Saudi king reaffirms support for Palestinian state
Saudi monarch meets with visiting Palestinian president Mahmud Abbas in Riyadh
Arabian Business. February 12, 2019
Saudi King Salman said Tuesday the kingdom was committed to an independent Palestinian state with east Jerusalem as its capital ahead of a US-led conference on Middle East peace and security. The monarch was speaking during a meeting with visiting Palestinian president Mahmud Abbas in Riyadh.
King Salman said his country “permanently stands by Palestine and its people’s right to an independent state with east Jerusalem as its capital”, reported the official Saudi Press Agency.
The pledge comes as the United States is expected to offer hints of its proposals for peace between Israel and the Palestinians at a conference in Poland.
Announcing the two-day conference last month, US Secretary of State Mike Pompeo said that foreign ministers from around the world would attend to take up the “destabilising influence” of Iran in the Middle East.
But with most major European powers sending low-level representation, the United States and Poland have toned down the agenda, saying the gathering is not focused on Iran but rather looking more broadly at the Middle East.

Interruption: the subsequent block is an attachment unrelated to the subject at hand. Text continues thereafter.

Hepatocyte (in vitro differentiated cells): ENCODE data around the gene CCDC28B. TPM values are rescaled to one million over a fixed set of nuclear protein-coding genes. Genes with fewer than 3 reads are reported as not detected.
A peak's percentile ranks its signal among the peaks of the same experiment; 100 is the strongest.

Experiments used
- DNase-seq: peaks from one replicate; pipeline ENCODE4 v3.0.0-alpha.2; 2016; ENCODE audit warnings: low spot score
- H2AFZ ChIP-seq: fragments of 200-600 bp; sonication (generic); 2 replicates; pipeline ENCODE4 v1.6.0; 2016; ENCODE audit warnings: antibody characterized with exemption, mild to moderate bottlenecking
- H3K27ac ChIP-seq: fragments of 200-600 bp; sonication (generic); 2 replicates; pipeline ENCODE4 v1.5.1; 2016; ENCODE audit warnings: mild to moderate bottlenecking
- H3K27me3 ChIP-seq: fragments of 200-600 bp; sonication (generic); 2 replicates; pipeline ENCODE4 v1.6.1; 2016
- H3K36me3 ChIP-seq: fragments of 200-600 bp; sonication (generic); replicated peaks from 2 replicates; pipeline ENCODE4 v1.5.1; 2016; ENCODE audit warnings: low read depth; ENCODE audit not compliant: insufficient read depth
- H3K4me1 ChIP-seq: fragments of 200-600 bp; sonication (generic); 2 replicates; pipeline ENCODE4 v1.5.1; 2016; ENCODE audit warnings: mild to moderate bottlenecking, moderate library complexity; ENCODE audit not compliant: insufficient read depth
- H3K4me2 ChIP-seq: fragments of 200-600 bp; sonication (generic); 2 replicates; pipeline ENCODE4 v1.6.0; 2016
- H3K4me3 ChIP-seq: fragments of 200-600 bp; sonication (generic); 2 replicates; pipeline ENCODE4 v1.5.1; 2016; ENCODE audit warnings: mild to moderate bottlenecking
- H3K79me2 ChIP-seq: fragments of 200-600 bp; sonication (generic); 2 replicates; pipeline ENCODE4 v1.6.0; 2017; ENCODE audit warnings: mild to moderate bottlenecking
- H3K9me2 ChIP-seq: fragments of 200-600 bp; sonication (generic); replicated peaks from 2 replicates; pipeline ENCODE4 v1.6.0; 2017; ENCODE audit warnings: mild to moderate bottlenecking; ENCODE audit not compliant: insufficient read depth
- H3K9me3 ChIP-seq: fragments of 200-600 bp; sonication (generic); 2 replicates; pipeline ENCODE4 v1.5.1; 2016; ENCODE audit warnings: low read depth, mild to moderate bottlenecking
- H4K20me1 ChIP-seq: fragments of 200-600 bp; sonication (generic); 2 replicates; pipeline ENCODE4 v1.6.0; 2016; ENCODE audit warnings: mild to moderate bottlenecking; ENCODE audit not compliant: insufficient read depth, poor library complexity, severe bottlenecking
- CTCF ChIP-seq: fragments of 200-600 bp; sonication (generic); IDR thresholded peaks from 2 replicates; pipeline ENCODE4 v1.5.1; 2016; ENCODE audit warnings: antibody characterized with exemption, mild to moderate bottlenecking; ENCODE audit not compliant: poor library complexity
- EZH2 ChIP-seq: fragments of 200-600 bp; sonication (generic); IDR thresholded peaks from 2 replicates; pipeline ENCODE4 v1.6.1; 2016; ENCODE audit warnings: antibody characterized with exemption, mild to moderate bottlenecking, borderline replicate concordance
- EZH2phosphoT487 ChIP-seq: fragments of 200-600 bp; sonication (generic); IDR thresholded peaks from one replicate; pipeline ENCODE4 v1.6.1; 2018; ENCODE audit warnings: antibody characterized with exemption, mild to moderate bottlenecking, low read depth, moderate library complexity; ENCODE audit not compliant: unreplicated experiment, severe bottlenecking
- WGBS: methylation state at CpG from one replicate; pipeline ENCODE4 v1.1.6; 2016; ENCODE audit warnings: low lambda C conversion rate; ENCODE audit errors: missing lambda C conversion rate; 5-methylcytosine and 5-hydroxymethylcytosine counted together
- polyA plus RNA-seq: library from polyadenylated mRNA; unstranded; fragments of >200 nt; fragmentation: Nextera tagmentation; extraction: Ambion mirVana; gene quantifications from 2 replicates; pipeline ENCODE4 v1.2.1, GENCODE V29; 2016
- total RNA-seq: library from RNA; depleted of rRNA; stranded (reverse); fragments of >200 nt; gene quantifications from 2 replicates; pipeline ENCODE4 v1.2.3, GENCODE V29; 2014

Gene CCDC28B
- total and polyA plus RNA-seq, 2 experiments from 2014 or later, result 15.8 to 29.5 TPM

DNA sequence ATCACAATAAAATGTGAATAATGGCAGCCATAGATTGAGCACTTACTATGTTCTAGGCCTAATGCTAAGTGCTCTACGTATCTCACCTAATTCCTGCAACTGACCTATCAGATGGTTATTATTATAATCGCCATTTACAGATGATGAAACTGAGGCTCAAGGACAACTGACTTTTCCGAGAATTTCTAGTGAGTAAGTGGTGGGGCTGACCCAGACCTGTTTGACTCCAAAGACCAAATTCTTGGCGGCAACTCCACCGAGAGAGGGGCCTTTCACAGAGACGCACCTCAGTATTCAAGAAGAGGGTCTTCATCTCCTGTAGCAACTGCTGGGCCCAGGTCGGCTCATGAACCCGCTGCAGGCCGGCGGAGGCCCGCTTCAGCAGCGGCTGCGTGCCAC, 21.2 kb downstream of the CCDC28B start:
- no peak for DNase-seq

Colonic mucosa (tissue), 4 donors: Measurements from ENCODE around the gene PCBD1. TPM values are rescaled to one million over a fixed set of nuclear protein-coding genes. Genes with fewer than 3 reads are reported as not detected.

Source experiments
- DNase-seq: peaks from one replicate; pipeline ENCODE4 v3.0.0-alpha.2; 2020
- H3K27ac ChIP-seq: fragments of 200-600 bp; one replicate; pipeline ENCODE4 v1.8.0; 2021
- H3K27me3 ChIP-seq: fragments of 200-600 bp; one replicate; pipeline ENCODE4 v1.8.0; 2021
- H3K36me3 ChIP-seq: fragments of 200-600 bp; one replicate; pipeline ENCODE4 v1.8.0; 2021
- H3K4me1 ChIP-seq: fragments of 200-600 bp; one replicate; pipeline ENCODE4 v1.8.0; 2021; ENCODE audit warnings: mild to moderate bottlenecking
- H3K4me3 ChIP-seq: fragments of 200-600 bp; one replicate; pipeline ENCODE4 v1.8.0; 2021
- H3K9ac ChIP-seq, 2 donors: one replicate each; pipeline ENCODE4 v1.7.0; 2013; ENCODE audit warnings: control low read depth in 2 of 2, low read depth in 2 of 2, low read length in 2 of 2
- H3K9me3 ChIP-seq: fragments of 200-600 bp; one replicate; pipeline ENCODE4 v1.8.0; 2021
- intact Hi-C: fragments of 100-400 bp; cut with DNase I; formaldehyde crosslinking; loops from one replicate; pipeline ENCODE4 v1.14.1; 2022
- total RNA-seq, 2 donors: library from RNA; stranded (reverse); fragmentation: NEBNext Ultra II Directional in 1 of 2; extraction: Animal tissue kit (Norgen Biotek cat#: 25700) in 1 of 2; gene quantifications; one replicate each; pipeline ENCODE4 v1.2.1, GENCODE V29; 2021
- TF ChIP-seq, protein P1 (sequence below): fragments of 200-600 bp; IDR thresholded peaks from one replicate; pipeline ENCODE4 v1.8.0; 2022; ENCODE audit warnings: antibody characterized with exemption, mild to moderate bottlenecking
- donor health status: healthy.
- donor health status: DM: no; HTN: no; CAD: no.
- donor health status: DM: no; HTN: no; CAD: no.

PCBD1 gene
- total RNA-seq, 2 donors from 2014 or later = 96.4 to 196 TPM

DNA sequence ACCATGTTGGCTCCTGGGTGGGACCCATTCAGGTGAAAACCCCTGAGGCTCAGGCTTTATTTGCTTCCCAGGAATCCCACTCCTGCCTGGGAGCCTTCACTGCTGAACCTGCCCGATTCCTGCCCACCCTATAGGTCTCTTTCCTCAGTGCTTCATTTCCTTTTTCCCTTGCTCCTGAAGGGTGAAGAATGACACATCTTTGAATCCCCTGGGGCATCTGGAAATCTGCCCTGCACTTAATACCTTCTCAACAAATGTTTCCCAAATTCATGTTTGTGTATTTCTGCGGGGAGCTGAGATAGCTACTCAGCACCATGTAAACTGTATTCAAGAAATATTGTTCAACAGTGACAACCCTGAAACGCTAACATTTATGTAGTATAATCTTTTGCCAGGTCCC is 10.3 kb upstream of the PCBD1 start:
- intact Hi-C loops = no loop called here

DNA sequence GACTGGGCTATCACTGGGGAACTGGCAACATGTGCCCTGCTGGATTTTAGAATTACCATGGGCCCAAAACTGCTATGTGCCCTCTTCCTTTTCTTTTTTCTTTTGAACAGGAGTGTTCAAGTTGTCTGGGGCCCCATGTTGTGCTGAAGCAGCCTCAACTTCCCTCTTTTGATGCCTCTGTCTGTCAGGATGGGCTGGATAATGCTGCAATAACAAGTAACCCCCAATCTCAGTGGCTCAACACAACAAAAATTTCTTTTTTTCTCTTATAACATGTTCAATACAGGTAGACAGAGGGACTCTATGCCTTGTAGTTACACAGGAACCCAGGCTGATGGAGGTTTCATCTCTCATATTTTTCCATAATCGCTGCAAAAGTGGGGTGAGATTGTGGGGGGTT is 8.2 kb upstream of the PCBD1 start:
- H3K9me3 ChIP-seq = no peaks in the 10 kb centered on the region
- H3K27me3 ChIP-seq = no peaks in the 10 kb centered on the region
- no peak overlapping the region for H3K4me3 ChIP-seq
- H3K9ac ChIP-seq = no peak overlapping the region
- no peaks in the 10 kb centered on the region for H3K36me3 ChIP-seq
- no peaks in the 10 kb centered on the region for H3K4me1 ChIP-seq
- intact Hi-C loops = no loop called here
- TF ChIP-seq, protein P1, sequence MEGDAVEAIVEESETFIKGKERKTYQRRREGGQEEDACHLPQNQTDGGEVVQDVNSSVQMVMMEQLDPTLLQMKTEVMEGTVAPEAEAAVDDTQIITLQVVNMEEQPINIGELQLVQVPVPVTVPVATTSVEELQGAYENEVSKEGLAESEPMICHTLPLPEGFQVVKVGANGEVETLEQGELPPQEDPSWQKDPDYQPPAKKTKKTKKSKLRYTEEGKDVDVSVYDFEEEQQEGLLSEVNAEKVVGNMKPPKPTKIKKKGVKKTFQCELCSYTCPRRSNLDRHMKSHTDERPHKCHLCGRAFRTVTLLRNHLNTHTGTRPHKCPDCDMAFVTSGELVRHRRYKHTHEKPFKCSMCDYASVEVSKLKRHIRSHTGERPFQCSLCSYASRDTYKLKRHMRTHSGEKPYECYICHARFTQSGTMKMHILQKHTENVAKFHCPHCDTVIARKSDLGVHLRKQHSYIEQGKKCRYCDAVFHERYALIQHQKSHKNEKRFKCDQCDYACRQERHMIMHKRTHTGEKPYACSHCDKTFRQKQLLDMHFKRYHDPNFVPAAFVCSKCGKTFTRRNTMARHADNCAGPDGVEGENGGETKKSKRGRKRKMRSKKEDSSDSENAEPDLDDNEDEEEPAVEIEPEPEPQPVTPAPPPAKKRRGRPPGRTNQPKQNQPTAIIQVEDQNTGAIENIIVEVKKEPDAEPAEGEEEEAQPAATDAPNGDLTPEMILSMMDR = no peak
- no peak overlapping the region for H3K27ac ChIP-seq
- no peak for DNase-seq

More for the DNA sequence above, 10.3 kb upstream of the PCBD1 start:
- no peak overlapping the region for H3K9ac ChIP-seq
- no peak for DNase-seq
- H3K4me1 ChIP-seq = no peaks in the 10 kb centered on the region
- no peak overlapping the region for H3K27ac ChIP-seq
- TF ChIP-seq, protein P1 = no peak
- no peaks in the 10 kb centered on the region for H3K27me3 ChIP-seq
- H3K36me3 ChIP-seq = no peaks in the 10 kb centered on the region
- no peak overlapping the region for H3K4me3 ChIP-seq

US President Donald Trump’s son-in-law and adviser Jared Kushner, who has been putting the final touches on a “deal of the century” for the Middle East, will make a rare speaking appearance on Thursday.
Kushner, whose family is close to Israeli Prime Minister Benjamin Netanyahu, is not expected to unveil the proposal until after the April 9 election in Israel.
Kushner will reportedly visit the Middle East at end of this month, during which he will make a stop in Saudi Arabia.
The Trump administration faces an difficult task in selling any deal to the Palestinian Authority, which remains livid over his landmark 2017 decision to recognise Jerusalem — claimed by both peoples — as Israel’s capital.
The Palestinian government — which has labelled the Warsaw conference an “American conspiracy” — has refused talks with the United States until it starts what it calls a more balanced policy.